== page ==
In philosophy and religion, there are many schools of thought. Most of them support and promote ideas that clash with the beliefs and views of others. As a result, it is interesting to explore the potential perspectives the representatives of different schools would have on certain issues. In this paper, an argument about nirvana (or liberation) between Buddha and a Carvaka representative will be presented. Further, the ideas of Muhammad and Confucius on the same topic will be brought into the discussion.
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The Buddha discouraged speculation about the nature of nirvana and emphasized instead the need to strive for its attainment. Those who asked speculative questions about nirvana he compared to a man wounded by poisoned arrow who, rather than pulling the arrow out, persists in asking for irrelevant information about the man who fired it, such as his name and clan, how far away he was standing, and so forth.
The ancient Greek Epicureans in fact believed something incredibly similar. Limit your desires, live a simple life, and then no loss will ruin your happiness. Gain your pleasure from striving for maximum pleasure, which meant learning to curb unnecessary desires, and keep only that for maximum pleasures, which meant going beyond desire, and in fact, through it. Then each pleasure becomes a blessing, without also becoming a cage. Friendship and community of like minded individuals is the best way to help you get there, but ultimately, this too can be a trap. Becoming identified with the gods is the goal, just like in Vedantic Hinduism, and in its more radical agnostic way, identifying with the principle of desire beyond desire, or nirvana.
To understand early Chinese Buddhist art, we must first travel back in time hundreds of years and across Eurasia to ancient India and the origins of Buddhism. Buddhism was founded by prince Siddhartha Gautama, who became the Historical Buddha (also known as Shakyamuni) after his enlightenment (nirvana).
If you open the Merriam-Webster Dictionary to 'nirvana', you will find the colloquial definition of the word to be 'a place or state of oblivion to care, pain, or external reality' or 'a goal hoped for but apparently unattainable'. However, the dictionary definition is not what nirvana means in its original language.
Nirvana is an ancient Sanskrit word with significant religious meanings across Indic traditions like Hinduism, Jainism, Sikhism, and Buddhism. In Hinduism, Jainism, and Sikhism, the term means liberation from worldly existence. All three believe that there is an everlasting soul (atman) that travels through the cycle of rebirth. The soul is real, but one's particular identity is not. Hindus and Jains believe liberation cancels one's identity and one's soul merges into the universal soul (brahman), the underlying reality. Hindus use meditation or devotion to a deity to achieve this while Jains practice self-denial. Sikhs believe nirvana is a state of pure bliss gained by pleasing the divine.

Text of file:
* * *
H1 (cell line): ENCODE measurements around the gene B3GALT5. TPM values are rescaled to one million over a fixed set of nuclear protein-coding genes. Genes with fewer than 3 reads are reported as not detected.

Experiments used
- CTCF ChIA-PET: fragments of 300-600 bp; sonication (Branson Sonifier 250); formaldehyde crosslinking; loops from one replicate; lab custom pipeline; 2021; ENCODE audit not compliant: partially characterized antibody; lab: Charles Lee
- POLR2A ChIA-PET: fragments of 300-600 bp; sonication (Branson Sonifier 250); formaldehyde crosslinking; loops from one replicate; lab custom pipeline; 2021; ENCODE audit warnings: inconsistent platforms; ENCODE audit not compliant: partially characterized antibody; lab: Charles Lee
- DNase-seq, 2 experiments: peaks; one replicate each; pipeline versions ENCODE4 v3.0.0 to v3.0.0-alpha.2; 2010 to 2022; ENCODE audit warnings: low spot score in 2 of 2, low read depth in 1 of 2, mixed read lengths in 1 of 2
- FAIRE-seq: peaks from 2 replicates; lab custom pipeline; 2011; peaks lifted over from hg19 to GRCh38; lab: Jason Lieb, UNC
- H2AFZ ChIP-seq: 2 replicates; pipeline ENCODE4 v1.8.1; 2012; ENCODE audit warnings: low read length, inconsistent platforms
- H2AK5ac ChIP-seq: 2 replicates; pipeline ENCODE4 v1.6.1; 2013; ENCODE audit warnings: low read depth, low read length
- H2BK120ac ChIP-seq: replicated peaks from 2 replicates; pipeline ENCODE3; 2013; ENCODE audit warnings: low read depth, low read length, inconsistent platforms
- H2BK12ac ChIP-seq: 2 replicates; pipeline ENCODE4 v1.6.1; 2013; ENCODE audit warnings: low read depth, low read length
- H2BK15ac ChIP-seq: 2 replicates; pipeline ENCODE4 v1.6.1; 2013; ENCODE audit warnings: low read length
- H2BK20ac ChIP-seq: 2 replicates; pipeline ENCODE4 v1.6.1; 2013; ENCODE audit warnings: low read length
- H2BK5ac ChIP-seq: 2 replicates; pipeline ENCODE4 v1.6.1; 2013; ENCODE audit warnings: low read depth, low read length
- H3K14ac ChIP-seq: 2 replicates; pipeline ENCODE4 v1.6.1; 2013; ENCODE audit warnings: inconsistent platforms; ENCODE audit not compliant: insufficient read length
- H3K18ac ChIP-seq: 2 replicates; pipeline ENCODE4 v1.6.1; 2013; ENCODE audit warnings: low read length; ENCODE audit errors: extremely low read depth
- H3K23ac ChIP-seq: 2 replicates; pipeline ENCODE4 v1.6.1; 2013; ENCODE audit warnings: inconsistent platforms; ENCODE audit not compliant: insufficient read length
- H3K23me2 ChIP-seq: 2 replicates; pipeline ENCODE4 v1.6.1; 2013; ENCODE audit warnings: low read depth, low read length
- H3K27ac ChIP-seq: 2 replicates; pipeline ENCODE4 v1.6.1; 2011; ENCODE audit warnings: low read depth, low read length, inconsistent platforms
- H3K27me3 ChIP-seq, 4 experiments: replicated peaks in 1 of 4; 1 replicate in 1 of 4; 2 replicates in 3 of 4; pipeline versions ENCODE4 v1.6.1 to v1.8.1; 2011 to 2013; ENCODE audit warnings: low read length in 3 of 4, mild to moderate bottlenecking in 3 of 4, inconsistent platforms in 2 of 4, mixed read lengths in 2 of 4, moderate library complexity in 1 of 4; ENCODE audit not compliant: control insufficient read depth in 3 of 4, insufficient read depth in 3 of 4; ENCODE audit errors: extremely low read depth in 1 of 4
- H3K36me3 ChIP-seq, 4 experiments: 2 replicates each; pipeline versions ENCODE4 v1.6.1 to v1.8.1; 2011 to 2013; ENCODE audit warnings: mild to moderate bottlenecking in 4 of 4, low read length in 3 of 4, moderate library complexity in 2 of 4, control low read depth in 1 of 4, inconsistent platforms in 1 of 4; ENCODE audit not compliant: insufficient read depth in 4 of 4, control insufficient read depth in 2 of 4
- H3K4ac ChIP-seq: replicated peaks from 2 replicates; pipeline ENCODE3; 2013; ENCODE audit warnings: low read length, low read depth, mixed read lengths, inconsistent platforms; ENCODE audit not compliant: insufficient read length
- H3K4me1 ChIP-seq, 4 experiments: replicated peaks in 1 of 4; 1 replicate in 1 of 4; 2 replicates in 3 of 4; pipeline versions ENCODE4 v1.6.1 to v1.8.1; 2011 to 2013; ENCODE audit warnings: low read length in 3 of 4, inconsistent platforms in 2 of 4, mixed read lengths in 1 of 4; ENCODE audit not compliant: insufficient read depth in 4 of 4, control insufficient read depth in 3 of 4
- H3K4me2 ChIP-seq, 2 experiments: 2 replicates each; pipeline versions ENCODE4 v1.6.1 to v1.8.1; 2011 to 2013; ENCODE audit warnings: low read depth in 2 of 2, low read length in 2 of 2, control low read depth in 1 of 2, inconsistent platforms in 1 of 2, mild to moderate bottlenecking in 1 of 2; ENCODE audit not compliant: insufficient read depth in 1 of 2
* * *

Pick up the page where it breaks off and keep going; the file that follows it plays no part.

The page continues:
The meaning of nirvana in Buddhism is different from the others. Buddhists do not believe in an eternal soul, nor do they believe in a universal soul. They don't believe there is an underlying reality at all. Because there is no merging, the Buddhist meaning of nirvana is nothingness (sunyata). This lesson will focus on the Buddhist understanding of nirvana.
The great 3rd century CE Buddhist philosopher and logician Nagarjuna referred to nirvana as neti neti, 'neither this nor that'. He did this because no word, sign, or idea could accurately describe something that has no being. Even saying that nirvana doesn't exist misses the mark because it is both the absence of being and the absence of non-being. Today, we live in a world where logic is dilemmic -- we only have two choices, something exists, or it doesn't. Indian philosophy works within a quadrilemma with four possibilities: something exists, it doesn't, it exists and doesn't exist, or it neither exists nor doesn't exist. Nirvana in Buddhism is this last possibility. It is completely outside any frame of reference.
In this nothingness framework, nirvana means extinguishing the self so completely that the illusion of reality has no more impact. The word nirvana comes from combining the Sanskrit past participle /ban/ 'blown' and the adverb /nis/ 'out, away'. It originally meant nothing more than what one does to a candle's flame. And while there were other words circulating at the Buddha's time for liberation from rebirth (moksha, mukti, samadhi), the word nirvana was deliberately chosen by the Buddha to convey this puff-and-your-gone release from the illusion of reality (maya). No soul, no universe, just nothingness.